VAT: Rowing with the tide
Swanage Sea Rowing Club won its VAT case about zero-rating the building work on its new boathouse, much to Neil Warren’s surprise.
It is well known that builder services supplied to a charity can be zero-rated if they relate to a new building that will be used solely for a relevant charitable purpose, eg a place of worship. To qualify the zero rating the building should not be used for any business supplies, only for the good causes and activities of the charity. There is a 5% de minimis exception for business use (VAT Notice 708, para 17.11).
A condition of zero-rating is that the charity must issue a certificate to the builder, meeting the conditions laid out in VAT Notice 708, section 18. HMRC can issue a 20% penalty to a charity if it issues an incorrect certificate. This is the same amount as the ‘lost VAT’ caused by incorrect zero-rating.
The issue in the case of Swanage Sea Rowing Club (TC7904) was whether the new boathouse built to house its boats qualified for zero-rating.
HMRC said ‘no’ because the charity collected annual subscription fees and rowing session charges of about £8,000 per year, which was classed as business income.
The tribunal agreed with HMRC. The taxpayer claimed it had a ‘reasonable excuse’ for issuing a zero-rated certificate to the builder because it had discussed the VAT issues with HMRC’s Charity Helpline, and was convinced the work should be zero-rated. If this argument held, the penalty issued by HMRC should be withdrawn.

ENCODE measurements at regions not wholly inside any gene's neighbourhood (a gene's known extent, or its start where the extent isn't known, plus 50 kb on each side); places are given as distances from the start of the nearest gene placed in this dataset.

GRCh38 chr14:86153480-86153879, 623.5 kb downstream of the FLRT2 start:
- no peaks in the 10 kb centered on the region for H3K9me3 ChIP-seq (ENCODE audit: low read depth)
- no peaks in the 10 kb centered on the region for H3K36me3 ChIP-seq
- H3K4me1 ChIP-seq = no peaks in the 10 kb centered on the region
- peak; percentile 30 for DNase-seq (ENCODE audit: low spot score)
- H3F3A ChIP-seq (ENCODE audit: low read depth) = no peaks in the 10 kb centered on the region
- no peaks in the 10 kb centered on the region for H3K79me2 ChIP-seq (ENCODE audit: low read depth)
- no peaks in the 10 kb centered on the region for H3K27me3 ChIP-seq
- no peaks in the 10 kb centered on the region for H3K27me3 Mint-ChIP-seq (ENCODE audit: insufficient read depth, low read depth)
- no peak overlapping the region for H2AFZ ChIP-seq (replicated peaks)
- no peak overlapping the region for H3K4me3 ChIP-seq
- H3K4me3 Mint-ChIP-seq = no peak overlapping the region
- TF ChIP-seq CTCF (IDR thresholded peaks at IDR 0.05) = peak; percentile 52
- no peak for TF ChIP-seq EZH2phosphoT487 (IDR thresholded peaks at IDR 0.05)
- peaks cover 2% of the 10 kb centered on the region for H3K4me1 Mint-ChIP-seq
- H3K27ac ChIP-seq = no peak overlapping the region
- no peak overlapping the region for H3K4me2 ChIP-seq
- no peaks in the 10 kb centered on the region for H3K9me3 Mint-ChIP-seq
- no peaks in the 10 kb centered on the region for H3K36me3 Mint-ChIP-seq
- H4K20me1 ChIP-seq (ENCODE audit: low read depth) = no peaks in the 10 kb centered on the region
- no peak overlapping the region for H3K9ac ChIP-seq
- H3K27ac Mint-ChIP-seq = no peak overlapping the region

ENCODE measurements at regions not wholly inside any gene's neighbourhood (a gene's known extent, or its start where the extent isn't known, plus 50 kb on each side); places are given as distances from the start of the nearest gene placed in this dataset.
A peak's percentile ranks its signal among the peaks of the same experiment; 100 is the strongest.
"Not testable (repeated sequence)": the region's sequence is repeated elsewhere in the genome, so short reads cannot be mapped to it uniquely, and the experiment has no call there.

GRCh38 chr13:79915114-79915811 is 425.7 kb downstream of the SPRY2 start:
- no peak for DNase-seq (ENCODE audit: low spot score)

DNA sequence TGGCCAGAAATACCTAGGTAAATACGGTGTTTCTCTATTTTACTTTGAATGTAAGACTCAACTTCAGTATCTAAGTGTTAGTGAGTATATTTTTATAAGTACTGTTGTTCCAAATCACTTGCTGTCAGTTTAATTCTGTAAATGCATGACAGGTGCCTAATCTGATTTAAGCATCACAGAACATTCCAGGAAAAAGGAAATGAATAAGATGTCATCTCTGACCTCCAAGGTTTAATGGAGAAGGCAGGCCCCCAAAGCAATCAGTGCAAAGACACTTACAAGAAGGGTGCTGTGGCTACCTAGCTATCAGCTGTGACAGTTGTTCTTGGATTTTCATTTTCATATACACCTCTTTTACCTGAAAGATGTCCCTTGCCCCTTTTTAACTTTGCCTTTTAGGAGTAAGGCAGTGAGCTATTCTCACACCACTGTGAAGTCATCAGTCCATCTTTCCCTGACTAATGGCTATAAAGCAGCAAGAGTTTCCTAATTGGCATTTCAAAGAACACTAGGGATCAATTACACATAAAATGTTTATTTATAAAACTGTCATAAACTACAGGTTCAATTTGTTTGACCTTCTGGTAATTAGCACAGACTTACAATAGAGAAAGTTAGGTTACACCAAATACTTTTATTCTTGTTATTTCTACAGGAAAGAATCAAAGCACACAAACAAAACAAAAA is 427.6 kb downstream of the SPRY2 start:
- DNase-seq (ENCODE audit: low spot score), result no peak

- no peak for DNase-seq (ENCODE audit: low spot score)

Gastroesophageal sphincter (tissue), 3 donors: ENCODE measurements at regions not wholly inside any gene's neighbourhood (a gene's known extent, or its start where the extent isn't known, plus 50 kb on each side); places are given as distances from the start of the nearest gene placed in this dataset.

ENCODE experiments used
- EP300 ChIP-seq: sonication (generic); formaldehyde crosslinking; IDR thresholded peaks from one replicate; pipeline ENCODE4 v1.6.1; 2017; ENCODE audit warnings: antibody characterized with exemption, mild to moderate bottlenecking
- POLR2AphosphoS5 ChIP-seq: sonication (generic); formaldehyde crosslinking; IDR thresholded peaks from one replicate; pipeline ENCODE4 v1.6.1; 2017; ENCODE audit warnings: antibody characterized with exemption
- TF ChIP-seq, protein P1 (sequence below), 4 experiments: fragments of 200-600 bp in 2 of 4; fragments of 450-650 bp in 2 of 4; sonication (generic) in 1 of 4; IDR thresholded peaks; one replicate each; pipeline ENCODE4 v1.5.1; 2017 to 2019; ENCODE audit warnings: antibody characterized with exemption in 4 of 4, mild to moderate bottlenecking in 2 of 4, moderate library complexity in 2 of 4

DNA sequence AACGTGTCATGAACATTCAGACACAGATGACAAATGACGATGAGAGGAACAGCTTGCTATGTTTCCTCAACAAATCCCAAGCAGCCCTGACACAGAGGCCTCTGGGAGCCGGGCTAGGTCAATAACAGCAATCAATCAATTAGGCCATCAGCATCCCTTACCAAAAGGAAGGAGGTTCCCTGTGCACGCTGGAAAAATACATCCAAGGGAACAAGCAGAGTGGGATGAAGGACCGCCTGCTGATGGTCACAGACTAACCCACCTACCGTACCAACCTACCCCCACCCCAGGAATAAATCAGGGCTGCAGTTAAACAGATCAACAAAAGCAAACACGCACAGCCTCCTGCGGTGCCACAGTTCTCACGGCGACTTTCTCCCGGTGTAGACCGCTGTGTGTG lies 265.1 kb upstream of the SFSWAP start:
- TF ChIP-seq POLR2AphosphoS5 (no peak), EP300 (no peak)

HMRC telephone call
The charity officers were convinced that the subscription charges did not qualify as business income, being more akin to donations from members.
This argument was bizarre. The confusion continued when the club secretary telephoned HMRC’s Charity Helpline and had a brief five-minute call with an officer to discuss the project. The call was not recorded by HMRC and the tribunal only learned about the likely outcome, based on the training of HMRC officers dealing with such queries. It was all very muddled.
The charity lost the argument that the building was not used for business purposes, and the building did not qualify as a “village hall or similarly” where zero-rating could also apply.
However, the reasonable excuse argument was successful. The FTT found the behaviour of the club’s officers had been: “objectively reasonable in the circumstances” considering their experience and knowledge of tax matters. The appeal was allowed and the penalty was withdrawn.
The charity officers apparently read HMRC’s VAT Notice 708 and decided there was no business use of the new building, despite the fact that para 14.7.3 includes the specific example of a business project being one where membership fees are charged and therefore building works are excluded from zero-rating. I suppose they did not think this paragraph was relevant if the annual subscriptions of £120 paid by rowers were donations.
There was a reference in the report to a committee member speaking to a work colleague who knew about VAT, but no formal professional advice was taken. It also seems strange that HMRC’s Charity Helpline only needed five minutes to resolve a difficult query to the taxpayer’s satisfaction.
Lessons to learn
There are two main learning points:
1. What is a business
In the VAT world, an activity doesn’t have to be profitable to be classed as a business. If in doubt, the six questions known as the “Lord Fisher tests” are still valid – see HMRC VAT Manual VBNV21000.
2. What is business income
Some advisers think that a new charity building only has business connotations if there is either a bar or coffee shop involved. This is incorrect – the Swanage Sea Club boathouse had neither but was still deemed to be a building that had business activities because of the subscription income and rowing charges.
The taxpayer worked hard for this victory, so well done to their representatives, but another charity with the same facts may not be so lucky.